Russian Literature, Fantasy Baseball, and Self-Deception
A few weeks ago, my smart friend proposed that we should read “The Brothers Karamazov” by Fyodor Dostoevsky. One of the most dense, most challenging yet soul-filling novels in all of literature. My smart friend suggested we could hold each other accountable. Motivate each other. Discuss. Ruminate. Philosophize.
“Kind of like the reading buddy I had in seventh grade when the class was assigned “The Outsiders.” My teacher called it a reading adventure.” I said.
“Sure, something like that. So, what do you think? ” my smart friend asked.
Even though I was intrigued, I mean I would love to brag to you about having read a massive, 19th century Russian novel, however I told my smart friend the timing wasn’t great for sinking my teeth into 840 rigorous pages of Russian literature. I explained I was intensely preparing for my fantasy baseball league and I didn’t have the mental capacity to balance the intellectual demands of a player’s batting average and obscure Russian allusions. Thanks for thinking about me. But maybe some other time.
Of course, my smart friend found a reading buddy. An old college housemate who now works in Sweden as a biochemist. They meet on Zoom once a week and talk about the book over tumblers shallowed with fine single-malt scotch.
“Oh, sounds cool.” I said.
“It is. You should have joined.”
“I know. But with fantasy baseball, you know…”
“Well, I hope you have a good team.”
“I think I do. My offense is solid. I just have to watch my pitchers. Pitchers can be a bit erratic. Just curious, so what’s the book about?”
“Well, though I still have a few hundred pages left, my friend and I were just talking about how we think the book is about self-deception. How humans are extremely vulnerable. How they fail to take personal responsibility. How they often believe the lies they invent about themselves. About the world.”
“Interesting,” I said. I felt kind of—well, dumb in the shadow of my smart friend’s vocabulary. “So do you think self-deception is still a problem?” I asked.
“Absolutely. Maybe more now than ever. Our modern electric culture, which often crutches on self-deception proliferated by social media, has a same problem that hindered 19th century Russians. And they lived mostly by candle light,” my smart friend asserted with expert-like authority.
Could I have buddied with my smart friend on his reading adventure? Of course. Why did I justify my excuse with fantasy baseball? Because I’m human and it’s in my DNA to deceive myself.
We believe our lies and limitations all the time. And in doing so, we self-justify, we distort the truth about ourselves and others to make ourselves feel good.
One downside of having an incurable brain disease is that I’m constantly turning questions like, “Can I do this?” or “Am I seeing this situation truthfully?’ or “Am I contributing to my problems more than I’d like to admit?” But an incurable brain disease is not a requirement to ponder these questions. Sometimes we convince ourselves something is true. And other times we fool ourselves to think something isn’t true when it is.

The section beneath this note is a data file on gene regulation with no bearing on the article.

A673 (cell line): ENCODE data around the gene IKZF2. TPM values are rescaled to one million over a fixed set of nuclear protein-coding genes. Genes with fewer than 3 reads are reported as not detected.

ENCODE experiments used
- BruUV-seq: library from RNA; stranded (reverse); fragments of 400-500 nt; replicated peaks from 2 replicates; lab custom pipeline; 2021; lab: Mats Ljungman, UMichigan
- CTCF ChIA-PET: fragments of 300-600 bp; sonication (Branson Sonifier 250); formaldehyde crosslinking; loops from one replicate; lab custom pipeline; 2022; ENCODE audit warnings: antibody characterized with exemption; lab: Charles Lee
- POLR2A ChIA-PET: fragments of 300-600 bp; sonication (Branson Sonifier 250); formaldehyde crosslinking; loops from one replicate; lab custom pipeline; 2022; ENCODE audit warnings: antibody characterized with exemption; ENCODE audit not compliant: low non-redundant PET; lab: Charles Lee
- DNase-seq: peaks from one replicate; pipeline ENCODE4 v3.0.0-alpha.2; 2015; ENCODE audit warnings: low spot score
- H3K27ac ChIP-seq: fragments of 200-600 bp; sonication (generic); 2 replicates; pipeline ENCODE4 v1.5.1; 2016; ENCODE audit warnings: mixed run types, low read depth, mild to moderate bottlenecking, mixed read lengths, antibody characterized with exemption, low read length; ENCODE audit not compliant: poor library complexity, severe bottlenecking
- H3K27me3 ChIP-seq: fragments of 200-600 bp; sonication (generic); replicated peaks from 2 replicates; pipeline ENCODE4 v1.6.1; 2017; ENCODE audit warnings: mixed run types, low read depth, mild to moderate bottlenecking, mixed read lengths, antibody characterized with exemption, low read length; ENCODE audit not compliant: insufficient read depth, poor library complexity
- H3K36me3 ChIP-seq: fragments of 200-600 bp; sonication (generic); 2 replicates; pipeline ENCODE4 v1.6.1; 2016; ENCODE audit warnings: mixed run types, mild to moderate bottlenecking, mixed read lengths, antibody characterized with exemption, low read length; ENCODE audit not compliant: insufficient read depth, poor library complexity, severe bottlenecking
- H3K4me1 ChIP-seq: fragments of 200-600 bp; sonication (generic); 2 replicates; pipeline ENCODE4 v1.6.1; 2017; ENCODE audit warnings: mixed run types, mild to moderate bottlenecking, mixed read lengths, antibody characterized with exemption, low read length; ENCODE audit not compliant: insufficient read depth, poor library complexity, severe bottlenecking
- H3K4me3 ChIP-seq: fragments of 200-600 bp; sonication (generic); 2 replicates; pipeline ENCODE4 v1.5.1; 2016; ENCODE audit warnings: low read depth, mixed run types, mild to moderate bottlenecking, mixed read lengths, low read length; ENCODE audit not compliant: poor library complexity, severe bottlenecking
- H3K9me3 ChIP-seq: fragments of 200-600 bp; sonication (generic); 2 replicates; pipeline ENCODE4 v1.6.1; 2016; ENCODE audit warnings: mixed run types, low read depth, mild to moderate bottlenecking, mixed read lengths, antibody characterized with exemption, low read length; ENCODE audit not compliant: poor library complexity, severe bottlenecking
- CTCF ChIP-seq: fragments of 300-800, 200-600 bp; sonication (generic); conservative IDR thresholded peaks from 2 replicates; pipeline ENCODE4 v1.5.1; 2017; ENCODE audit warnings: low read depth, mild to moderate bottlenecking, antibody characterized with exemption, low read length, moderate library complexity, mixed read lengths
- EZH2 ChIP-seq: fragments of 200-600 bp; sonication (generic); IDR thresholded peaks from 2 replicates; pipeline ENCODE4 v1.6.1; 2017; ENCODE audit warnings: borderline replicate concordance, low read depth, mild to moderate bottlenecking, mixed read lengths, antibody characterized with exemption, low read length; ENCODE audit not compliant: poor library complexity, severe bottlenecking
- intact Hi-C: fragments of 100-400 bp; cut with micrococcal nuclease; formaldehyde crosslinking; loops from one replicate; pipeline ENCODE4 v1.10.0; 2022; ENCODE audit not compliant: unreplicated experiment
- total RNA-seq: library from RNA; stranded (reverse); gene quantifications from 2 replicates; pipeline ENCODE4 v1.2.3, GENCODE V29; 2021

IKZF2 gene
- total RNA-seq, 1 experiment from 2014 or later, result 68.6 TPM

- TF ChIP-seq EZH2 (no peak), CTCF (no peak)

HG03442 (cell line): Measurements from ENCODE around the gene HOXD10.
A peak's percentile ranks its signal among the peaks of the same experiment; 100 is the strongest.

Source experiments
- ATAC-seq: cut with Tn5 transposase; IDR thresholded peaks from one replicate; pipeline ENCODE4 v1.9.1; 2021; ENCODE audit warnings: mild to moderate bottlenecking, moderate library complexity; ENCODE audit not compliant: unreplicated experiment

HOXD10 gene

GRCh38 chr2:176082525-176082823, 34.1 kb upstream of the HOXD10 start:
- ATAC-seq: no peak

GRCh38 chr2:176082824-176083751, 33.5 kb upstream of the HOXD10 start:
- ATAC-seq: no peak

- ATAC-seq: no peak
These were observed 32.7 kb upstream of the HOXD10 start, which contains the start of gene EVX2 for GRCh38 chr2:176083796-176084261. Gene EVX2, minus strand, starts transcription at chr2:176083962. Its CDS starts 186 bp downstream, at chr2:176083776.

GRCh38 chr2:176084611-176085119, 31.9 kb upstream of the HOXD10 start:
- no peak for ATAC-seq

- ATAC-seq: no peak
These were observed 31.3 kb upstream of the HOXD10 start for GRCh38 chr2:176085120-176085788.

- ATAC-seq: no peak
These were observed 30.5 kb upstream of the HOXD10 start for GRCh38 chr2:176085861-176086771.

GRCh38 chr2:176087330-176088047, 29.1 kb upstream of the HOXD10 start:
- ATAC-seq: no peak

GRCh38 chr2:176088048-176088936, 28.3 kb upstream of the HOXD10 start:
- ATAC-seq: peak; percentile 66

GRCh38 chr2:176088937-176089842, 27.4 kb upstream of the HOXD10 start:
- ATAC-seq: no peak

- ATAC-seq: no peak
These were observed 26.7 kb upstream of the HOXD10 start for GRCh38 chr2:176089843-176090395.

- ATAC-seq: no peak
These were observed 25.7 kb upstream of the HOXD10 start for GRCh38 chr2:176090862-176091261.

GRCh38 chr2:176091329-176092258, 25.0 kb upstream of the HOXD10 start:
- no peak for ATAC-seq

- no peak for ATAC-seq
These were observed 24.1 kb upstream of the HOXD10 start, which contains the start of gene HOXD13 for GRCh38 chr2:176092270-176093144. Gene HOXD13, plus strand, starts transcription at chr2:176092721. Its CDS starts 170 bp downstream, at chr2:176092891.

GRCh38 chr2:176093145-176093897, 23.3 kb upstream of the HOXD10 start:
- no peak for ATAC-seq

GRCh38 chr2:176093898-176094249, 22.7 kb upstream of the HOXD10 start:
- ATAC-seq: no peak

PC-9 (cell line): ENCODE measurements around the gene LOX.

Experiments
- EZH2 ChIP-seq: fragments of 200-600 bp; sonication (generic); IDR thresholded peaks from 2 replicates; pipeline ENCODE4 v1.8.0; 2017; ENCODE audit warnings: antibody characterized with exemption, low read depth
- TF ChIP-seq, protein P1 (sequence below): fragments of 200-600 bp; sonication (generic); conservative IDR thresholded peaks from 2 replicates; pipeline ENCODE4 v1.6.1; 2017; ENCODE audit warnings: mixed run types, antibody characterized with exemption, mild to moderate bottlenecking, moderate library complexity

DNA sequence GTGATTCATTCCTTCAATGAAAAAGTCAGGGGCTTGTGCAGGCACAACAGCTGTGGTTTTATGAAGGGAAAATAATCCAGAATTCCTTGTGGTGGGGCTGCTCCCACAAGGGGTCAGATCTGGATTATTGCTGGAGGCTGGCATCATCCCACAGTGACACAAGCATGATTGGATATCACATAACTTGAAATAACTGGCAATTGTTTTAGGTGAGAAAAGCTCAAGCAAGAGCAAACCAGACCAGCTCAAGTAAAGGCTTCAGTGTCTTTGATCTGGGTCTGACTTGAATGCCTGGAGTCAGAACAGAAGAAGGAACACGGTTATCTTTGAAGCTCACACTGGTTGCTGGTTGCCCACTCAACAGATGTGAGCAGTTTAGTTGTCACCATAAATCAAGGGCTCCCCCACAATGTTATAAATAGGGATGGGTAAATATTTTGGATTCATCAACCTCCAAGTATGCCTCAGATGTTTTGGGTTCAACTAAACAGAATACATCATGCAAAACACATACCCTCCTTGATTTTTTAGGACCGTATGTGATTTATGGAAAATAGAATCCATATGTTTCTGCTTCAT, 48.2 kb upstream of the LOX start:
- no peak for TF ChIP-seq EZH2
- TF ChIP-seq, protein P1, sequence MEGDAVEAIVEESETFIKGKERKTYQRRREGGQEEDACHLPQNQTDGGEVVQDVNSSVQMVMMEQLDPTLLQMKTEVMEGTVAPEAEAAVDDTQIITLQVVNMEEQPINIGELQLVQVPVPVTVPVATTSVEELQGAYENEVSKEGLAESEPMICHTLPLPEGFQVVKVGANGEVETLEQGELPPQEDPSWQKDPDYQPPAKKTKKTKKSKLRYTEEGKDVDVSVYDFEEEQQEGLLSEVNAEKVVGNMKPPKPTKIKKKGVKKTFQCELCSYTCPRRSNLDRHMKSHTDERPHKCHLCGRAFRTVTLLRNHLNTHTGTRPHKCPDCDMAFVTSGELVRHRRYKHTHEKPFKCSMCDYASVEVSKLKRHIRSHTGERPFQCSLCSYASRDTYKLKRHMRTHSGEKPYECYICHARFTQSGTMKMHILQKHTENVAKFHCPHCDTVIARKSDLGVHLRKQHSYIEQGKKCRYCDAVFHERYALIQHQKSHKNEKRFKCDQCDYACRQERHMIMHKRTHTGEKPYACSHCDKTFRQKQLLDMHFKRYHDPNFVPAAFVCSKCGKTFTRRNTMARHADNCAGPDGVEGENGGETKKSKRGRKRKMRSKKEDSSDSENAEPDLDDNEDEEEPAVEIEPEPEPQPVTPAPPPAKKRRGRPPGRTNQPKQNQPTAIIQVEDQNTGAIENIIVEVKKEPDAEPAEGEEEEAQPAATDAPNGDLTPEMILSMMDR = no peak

Sure, like fantasy baseball, self-deception allows us to allude reality. But sooner or later, we have to face such reality and admit the truth. We can learn how to recognize self-deception by simply pausing and asking yourself, “What does my reaction say about me?”
Because if we don’t, self-deception will likely keep fueling unsatisfying habits or feeding excuses that hinder your ability to grow, live a positive life, and experience all of the adventures Russian literature has to offer.
Greetings to everyone who found me on the University of Pennsylvania’s Ataxia Clinic’s website! Thanks for stopping by. Though I’m not a doctor, I hope my words comfort, encourage, empower, and serve as good company on your journey.
A writer, speaker, former high school English teacher, and award-winning author, Jay Armstrong always enjoyed making people feel something. He was also a stand-up comedian. Ever since he was a child he wanted to write a book. His memoir, Bedtime Stories for the Living won first place in the non-fiction/parenting category of the International Readers’ book contest. He enjoys reading, writing, and exercising. Read full interview…
April Book Promos for You:
Are looking for inspiration? Are you searching for a better version of yourself?
This month I joined literary forces with some best-selling authors in two awesome book promotions. Click the link below:
You miss 100% of the shots you don’t take…
A few months ago, with low expectations, I took a shot and entered “Bedtime Stories for the Living” in the highly regarded, highly competitive international book contest presented by Readers’ Favorite. Readers’ Favorite is an established force in the publishing industry. They have worked with Penguin Random House, Simon & Schuster, and Harper Collins, and have received the “Best Websites for Authors” and “Honoring Excellence” awards from the Association of Independent Authors.
Anyway, just before I was about to take a midday nap, I was informed that this suburban dad had won…
First Prize, the Gold Medal, in the Non-Fiction/Parenting genre!
Here’s what I’m currently reading: A Man Called Ove by Fredrik Backman
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Jay Armstrong is a speaker and an award-winning author. Despite being diagnosed with a rare neurological disease, that impairs his movement, balance, eyesight, and speech–Jay presses on. The leader of the Philadelphia Ataxia Support Group, he hopes to help you find joy, peace, and meaning in life.
For Jay, a good day consists of 5 things:
4. Hearing his three children laugh
5. Hugging his wife
(Bonus points for a dinner with his parents or a drink with his friends)
Jay hasn’t had a bad day in quite a long time.
You can also visit Jay at jayarmstrongwrites.com